Scottish National Dictionary (1700–)
QUILE, n.2 Also quyle, quille; kwile, kwyle. See also s.v. Coal, n. [kwəil] A live coal, a glowing ember of coal, peat, wood, etc., a red-hot cinder (Bnff. 1866 Gregor D. Bnff. 137; ne.Sc. 1967).
Abd. 1867 A. Allardyce Goodwife xxxix.:
Ryaak forrat noo yer firey quiles. Abd. 1902 E.D.D.:
Quyle is always of glowing coals of fire (whether peat or wood, etc.), while coal unignited or only blazing is cl. Abd. 1915 H. Beaton Benachie 94:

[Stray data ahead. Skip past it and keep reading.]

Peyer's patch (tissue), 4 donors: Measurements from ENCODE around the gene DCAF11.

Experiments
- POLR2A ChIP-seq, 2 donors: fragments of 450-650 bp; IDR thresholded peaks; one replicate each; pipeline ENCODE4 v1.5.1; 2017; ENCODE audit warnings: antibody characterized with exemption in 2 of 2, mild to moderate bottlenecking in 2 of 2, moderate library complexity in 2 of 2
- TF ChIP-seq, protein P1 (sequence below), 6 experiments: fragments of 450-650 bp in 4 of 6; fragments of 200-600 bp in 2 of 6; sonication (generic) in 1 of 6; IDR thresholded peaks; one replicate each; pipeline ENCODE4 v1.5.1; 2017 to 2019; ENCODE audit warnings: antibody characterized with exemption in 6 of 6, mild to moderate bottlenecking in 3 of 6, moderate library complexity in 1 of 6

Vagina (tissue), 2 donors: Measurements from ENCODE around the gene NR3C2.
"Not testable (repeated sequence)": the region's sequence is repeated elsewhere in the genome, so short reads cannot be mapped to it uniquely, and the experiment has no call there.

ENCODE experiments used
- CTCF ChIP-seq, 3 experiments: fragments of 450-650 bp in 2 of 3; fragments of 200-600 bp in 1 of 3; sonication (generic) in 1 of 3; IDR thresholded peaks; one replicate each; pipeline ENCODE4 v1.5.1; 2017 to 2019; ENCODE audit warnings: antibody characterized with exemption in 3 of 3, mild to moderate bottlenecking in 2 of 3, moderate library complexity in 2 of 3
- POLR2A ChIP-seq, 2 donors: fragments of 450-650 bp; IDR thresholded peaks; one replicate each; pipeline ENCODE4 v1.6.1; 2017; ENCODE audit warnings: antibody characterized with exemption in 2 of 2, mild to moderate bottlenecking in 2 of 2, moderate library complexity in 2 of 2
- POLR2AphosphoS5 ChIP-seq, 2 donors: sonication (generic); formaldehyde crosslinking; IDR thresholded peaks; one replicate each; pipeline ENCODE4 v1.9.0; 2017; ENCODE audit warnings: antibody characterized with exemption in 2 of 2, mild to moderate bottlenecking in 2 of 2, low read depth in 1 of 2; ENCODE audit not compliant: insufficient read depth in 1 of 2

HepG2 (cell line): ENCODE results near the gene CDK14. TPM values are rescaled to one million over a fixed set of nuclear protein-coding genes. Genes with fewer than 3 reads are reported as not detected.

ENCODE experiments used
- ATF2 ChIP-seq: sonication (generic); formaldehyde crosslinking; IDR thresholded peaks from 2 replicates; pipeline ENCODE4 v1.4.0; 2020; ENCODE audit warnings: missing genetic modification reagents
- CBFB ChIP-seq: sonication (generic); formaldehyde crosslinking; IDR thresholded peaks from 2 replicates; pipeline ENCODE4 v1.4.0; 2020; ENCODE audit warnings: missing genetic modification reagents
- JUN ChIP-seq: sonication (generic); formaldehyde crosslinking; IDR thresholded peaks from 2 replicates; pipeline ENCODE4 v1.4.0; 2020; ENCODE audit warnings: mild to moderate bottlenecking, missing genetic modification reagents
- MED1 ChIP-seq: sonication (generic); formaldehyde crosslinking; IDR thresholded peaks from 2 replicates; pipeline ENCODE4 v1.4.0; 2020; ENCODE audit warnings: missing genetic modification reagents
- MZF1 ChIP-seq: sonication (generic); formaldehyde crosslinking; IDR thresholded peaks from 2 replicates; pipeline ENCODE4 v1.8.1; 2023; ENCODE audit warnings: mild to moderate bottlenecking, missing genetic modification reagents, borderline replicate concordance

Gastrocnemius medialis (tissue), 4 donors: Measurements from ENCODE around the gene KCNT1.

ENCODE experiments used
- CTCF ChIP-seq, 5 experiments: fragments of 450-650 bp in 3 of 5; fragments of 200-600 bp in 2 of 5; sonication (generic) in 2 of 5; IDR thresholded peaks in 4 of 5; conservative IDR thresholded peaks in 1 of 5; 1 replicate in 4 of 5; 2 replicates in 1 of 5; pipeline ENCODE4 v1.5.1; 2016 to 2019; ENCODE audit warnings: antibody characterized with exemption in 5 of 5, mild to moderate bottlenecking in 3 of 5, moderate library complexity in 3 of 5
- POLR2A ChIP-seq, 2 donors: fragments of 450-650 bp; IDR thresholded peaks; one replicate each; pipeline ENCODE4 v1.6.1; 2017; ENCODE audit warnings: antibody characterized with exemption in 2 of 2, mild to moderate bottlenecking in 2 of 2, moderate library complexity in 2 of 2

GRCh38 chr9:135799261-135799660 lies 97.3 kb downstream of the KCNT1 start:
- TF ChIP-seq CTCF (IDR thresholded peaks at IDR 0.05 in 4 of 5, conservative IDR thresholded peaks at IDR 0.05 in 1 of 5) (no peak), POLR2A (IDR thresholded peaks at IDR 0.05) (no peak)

Ye mith gies a heelie o' cheese, an' some o' ye 'ull maybe gie't a roast on the quiles. Abd. 1924 Swatches o' Hamespun 52:
Her face wis like a quile, as she glowert owre at Geordie. Abd. 1961 Abd. Press & Jnl. (8 April):
Shove the pot well into the side of the peat-fire, pile some hot peat “quilles” on top of the lid.
You may wish to vary the format shown below depending on the citation style used.
"Quile n.2". Dictionary of the Scots Language. 2004. Scottish Language Dictionaries Ltd. Accessed 16 Jul 2018 <http://www.dsl.ac.uk/entry/snd/quile_n2>
Try an Advanced Search